haplotype produce more MIF upon the stimulation of TLR7. Finally, recent data support a role for excessive apoptosis or defective clearance of apoptotic cells in the immunopathogenesis of SLE. Apoptotic nuclei may overwhelm the reticulo-endothelial system, break immune tolerance, and induce autoantibody production against nuclear components (40
). Higher level of MIF expression may reduce the apoptotic response during inflammation and decrease the likelihood of an autoimmune response progressing to SLE (30
Our ELISA analyses did not reveal a significant difference in circulating MIF levels among SLE patients with different disease manifestations. Although higher MIF levels in plasma may be anticipated in patients with active end-organ disease, the measurement of MIF in the blood may be confounded by several factors. Plasma may not accurately reflect elevated levels of MIF expression in sites of tissue inflammation, and baseline MIF levels are known to vary in a circadian rhythm (41
). While high-dose, exogenous glucocorticoids suppress MIF secretion, low doses may actually induce MIF release in vivo
. Thus, any conclusions based on the measurement of plasma MIF must be tempered by the heterogeneity of disease activity and the different treatment protocols in patients, which include glucocorticoids. Finally, lymphopenia is a feature of SLE and may reduce circulating, immune cell sources of MIF production.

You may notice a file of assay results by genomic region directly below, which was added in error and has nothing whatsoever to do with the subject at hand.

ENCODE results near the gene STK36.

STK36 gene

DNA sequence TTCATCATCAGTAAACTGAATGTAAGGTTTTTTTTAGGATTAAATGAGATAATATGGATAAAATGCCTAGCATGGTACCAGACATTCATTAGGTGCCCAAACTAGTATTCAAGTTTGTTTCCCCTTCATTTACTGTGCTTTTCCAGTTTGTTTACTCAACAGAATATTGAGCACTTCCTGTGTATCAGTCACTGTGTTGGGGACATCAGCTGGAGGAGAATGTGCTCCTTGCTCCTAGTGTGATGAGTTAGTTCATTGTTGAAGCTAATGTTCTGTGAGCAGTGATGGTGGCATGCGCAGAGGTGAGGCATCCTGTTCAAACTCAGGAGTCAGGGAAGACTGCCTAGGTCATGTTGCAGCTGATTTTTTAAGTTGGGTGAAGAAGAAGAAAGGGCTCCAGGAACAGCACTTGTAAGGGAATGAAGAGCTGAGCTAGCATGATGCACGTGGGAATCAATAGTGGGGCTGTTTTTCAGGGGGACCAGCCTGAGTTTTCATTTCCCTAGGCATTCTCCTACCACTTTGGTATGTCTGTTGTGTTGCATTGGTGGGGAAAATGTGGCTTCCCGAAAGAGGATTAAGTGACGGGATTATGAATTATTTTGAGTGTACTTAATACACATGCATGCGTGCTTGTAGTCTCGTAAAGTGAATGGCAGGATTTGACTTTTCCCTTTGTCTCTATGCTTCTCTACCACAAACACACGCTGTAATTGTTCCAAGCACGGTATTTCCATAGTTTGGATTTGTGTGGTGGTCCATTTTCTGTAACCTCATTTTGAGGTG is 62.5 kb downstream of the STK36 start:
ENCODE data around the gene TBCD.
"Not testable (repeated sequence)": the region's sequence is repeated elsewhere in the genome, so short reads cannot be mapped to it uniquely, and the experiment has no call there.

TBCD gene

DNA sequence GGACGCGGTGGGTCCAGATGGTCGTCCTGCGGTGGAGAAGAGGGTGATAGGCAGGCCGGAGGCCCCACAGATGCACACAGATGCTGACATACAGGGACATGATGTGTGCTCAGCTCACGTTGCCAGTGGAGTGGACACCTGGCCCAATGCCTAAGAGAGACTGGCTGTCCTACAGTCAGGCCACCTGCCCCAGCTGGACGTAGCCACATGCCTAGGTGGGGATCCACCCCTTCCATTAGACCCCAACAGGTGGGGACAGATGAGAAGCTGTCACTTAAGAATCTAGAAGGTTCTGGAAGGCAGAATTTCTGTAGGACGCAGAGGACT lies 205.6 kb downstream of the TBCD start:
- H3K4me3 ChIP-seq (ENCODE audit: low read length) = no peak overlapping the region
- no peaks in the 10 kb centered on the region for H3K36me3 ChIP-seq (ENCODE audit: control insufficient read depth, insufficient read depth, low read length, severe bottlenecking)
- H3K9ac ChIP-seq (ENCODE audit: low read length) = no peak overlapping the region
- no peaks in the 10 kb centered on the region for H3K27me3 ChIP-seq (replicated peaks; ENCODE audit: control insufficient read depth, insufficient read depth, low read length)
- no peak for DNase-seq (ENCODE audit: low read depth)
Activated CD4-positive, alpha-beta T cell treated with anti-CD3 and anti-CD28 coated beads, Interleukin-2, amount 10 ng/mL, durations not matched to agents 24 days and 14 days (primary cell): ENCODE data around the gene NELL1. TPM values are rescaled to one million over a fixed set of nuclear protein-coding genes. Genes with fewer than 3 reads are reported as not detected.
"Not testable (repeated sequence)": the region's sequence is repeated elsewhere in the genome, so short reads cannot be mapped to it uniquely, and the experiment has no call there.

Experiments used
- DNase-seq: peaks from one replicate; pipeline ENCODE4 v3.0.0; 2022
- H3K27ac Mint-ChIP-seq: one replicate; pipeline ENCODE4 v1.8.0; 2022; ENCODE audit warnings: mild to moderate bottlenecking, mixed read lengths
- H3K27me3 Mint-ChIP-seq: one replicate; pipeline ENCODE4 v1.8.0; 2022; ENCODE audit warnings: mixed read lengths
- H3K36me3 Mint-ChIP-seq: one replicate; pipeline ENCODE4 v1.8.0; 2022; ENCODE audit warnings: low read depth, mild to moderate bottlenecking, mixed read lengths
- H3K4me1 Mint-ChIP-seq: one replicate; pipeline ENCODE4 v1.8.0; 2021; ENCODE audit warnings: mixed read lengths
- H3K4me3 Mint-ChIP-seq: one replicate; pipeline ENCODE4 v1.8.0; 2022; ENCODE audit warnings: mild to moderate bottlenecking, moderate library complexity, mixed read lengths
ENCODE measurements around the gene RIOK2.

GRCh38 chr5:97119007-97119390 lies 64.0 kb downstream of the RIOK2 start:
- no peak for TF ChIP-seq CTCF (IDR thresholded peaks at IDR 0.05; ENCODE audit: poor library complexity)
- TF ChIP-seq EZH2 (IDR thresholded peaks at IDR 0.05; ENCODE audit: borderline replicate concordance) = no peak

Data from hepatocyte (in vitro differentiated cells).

Recent genome-wide association scans have identified several gene polymorphisms that are associated with susceptibility to SLE (4
). These analyses have been limited to the study of selected SNPs and have not examined microsatellite repeats such as the MIF
−794 CATT site. Moreover, these studies have focused on disease susceptibility and not clinical manifestations, and they have so far been limited to Caucasian populations.
The main limitation of the present study is in its cross-sectional design. Thus, the clinical phenotype was determined up to the point in time that the study was performed. Internationally established SLE activity and damage indices also were not available for many patients; therefore, the inclusion of end-organ involvement served as our assessment of disease severity. Finally, our findings do not replicate the report of Sanchez et al
. who found that, in a smaller Spanish population, there was an increased incidence of SLE in those individuals with the homozygous −173 C/C MIF
). It is possible that our conclusions differ because of sample size or unknown genetic variations between populations.
In summary, our genetic association analyses of prevalent and functional MIF polymorphisms suggest that MIF plays a dual role in SLE. In Caucasians and African-Americans, high expression MIF polymorphisms are associated with a lower incidence of SLE. In patients with established SLE however, low-expression MIF polymorphisms are associated with a lower incidence of end-organ injury. The possibility that some SLE patients demonstrate a propensity for end-organ disease based on their MIF allele may support a pharmacogenomic approach to MIF-directed that are entering clinical evaluation.